I love giving speeches and just recognizing the love and the admiration I have for my loved ones, for my family, for my friends. I love the outdoors. I love hiking and running and nature. My goodness, we live in such an extraordinary place to have access to all of that. And so while I might not be 100% "back," I am feeling more and more like my truest self despite everything that we've gone through in the last few years.

 

Adam Williams (46:00): Yeah, it sounds like you have not so much lost the free spiritedness.

 

Andrea Carlstrom (46:05): It got distracted.

 

Adam Williams (46:07): Okay, that sounds fair and very reasonable under the circumstances, right?

 

Andrea Carlstrom (46:11): Totally.

 

Adam Williams (46:13): Yeah. Okay, so we are reaching three years into this experience as we started this conversation talking about the ride in some sense is continuing as we are, I think, going to be living with this virus indefinitely forward, right?

 

Andrea Carlstrom (46:31): Correct.

 

Adam Williams (46:32): So I guess what I'm wondering is from your, now putting the hat back on that you are director of Chaffee County Public Health and you have this professional subject matter expert position in our lives, in our community, where are we all in this now? What is it that you need all of us to understand or need from us in terms of community as we go forward in finding those positive ways and making use of those opportunities that we now have in how we shape the future?

 

Andrea Carlstrom (47:06): To me, it's all about taking a moment and turning it into a movement. It's finding magic in the most mundane, getting away from simple transactions and really thinking about transformation. And right at this moment in time, really rebuilding and restructuring a strong public health system, which isn't just your local public health agency. When you think about it, it's all of us contributing to our public health system.

 

And so how do we harness that energy and the experiences that we've recently gone through for the greater good? And how can we ensure that if there were ever another pandemic, if another natural disaster in our community, something like that, that we're stronger and we're ready for it, and yet we can still celebrate what it means to be here in our valley, in our county, and as contributing members to the greater good in our society?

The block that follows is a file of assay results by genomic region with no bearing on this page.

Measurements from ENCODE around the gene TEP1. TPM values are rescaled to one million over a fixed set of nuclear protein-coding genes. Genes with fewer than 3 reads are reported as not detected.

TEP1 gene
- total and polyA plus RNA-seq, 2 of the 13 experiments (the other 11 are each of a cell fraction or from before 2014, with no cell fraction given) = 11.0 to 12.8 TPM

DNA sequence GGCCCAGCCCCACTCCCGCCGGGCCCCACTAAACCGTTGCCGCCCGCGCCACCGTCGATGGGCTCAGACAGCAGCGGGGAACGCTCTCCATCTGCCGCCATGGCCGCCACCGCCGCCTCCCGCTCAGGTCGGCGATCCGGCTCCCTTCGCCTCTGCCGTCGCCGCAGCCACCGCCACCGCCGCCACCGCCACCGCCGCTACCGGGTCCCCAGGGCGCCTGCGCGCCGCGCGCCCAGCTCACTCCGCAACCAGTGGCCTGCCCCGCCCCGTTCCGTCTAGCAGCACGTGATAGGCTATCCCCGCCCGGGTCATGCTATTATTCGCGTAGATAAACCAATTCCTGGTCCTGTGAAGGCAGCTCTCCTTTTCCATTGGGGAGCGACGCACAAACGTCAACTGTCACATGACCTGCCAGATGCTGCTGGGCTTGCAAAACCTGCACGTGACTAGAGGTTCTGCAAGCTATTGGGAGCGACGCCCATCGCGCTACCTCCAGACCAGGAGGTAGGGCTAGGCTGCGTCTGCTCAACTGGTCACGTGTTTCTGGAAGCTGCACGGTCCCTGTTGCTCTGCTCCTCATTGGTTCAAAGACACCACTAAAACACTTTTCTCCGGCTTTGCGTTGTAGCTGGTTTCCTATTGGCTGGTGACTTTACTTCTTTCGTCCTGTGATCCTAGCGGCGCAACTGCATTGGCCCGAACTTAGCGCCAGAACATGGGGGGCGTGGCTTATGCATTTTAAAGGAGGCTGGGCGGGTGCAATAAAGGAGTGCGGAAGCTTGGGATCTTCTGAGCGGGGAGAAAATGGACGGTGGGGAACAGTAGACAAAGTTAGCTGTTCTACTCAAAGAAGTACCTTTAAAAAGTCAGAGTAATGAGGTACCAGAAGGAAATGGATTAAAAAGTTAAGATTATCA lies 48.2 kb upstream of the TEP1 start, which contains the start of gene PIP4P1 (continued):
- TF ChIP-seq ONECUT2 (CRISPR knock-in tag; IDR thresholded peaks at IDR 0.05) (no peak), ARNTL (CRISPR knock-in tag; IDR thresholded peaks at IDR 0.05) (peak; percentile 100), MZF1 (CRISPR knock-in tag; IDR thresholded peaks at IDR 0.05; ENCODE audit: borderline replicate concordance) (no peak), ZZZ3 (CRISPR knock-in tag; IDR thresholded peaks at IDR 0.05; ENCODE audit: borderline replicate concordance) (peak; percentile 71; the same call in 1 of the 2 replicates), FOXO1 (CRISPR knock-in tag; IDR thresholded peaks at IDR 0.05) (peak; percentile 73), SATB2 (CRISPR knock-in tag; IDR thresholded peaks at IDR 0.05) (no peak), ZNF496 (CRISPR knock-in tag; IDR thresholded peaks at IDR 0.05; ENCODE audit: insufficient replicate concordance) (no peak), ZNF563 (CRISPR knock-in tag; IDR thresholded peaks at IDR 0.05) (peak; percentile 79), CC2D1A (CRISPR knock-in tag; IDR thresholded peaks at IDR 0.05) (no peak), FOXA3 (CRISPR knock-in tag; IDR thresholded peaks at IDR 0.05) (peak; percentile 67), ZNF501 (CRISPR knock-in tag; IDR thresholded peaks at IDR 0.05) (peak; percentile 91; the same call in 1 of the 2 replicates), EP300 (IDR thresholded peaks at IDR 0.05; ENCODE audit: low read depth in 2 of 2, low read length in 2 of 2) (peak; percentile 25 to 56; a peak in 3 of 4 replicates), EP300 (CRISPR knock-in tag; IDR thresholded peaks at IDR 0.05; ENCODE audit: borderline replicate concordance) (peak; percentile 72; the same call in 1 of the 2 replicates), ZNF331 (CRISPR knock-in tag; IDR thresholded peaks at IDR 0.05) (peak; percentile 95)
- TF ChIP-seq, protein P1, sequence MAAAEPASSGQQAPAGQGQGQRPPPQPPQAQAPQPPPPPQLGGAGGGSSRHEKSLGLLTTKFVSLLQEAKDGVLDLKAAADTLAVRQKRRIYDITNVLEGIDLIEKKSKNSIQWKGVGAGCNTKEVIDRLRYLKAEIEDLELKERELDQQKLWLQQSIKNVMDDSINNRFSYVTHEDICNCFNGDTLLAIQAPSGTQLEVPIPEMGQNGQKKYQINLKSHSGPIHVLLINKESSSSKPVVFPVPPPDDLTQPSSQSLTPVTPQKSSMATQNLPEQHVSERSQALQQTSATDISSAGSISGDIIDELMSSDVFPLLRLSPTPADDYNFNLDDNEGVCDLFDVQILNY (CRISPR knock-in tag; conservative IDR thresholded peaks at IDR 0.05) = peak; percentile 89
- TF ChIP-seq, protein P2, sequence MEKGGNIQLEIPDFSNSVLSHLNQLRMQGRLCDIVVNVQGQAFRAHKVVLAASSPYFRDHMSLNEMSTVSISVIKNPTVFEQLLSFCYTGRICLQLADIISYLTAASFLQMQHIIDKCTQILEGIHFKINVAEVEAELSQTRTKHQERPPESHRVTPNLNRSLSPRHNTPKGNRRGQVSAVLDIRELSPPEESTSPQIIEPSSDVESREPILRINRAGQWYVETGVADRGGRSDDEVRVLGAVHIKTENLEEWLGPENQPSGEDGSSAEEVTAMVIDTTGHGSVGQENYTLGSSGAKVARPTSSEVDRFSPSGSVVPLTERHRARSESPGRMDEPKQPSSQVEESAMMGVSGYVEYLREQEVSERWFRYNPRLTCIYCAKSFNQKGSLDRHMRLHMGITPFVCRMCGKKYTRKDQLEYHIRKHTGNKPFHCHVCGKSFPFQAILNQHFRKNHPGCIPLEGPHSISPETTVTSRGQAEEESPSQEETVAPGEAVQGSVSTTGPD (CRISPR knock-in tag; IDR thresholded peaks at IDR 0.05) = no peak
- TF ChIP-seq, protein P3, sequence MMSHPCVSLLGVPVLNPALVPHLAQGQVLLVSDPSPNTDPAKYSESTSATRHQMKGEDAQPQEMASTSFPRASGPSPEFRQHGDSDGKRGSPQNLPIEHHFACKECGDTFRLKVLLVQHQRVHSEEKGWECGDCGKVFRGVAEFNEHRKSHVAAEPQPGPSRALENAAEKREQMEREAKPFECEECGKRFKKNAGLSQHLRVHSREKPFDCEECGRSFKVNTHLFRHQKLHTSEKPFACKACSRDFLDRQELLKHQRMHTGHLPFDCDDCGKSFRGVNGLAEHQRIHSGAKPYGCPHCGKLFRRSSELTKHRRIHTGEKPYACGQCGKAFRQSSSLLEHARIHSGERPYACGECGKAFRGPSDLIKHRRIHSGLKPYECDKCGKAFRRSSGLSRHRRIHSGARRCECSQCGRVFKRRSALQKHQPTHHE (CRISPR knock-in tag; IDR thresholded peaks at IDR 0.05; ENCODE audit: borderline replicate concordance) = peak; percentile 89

Adam Williams (48:13): You've referred to incident command when there is an emergency and like a natural disaster, especially where we live, wildland fires are a key concern here. You can list any others that I'm not thinking of because of course you're aware of all the possibilities that we should have in mind.

 

But I wonder now with the experience of having taken so many of those days, so many of those bad days when you needed to step into that in charge role, if you had an experience now that was a fire, for example, that lasted for a week or a month, do you feel like that you have really a accrued a sort of demeanor and wealth of resilience and knowledge to handle that in a way that maybe five years ago you would've answered it in a different way?

 

Andrea Carlstrom (49:07): I'd say yes, but it's a journey. It's not a one and done. I think that we all are on this journey, learning together, preparing together. I've always known this, but over the last few years, it's definitely become more apparent than ever before, is having a strong, supportive community. Like I said, I would never want to do what I did in another community.

 

Our county really has shined in the toughest of times. I think also through to my amazing team who got out of bed miraculously every single day and either reported to the office or reported virtually on behalf of not only our pandemic response, but all of our other public health programming. I think of our county leadership, our county commissioners, we had what was formed early on a leadership round table that we somewhat formed during the Decker Fire, which happened in the fall of 2019. We have built this system of strong responders and caring community members that I do believe is unparalleled compared to any other community.

 

Adam Williams (50:25): It goes back to seeing the opportunities and the optimism in all of this rather than focusing on the negative or what created stress and anxiety. It's saying, "Wow, we've gone through this thing." And again, the word resilience comes to mind. We've been resilient. We've come out of this in some ways stronger than we were before we went in.

 

Andrea Carlstrom (50:44): There are truly no words for me to describe my personal experience in the height of the pandemic. The long hours, the impossible conversations, the constant phone calls and emails and texts, many times from strangers who felt like they really needed to express what their experience was or what their thoughts were. I don't want to undermine that experience because it was real and it was stressful and it was unbelievable. I think why I'm still here is because we have focused on the more positive, optimistic, hopeful aspect of an unparalleled experience.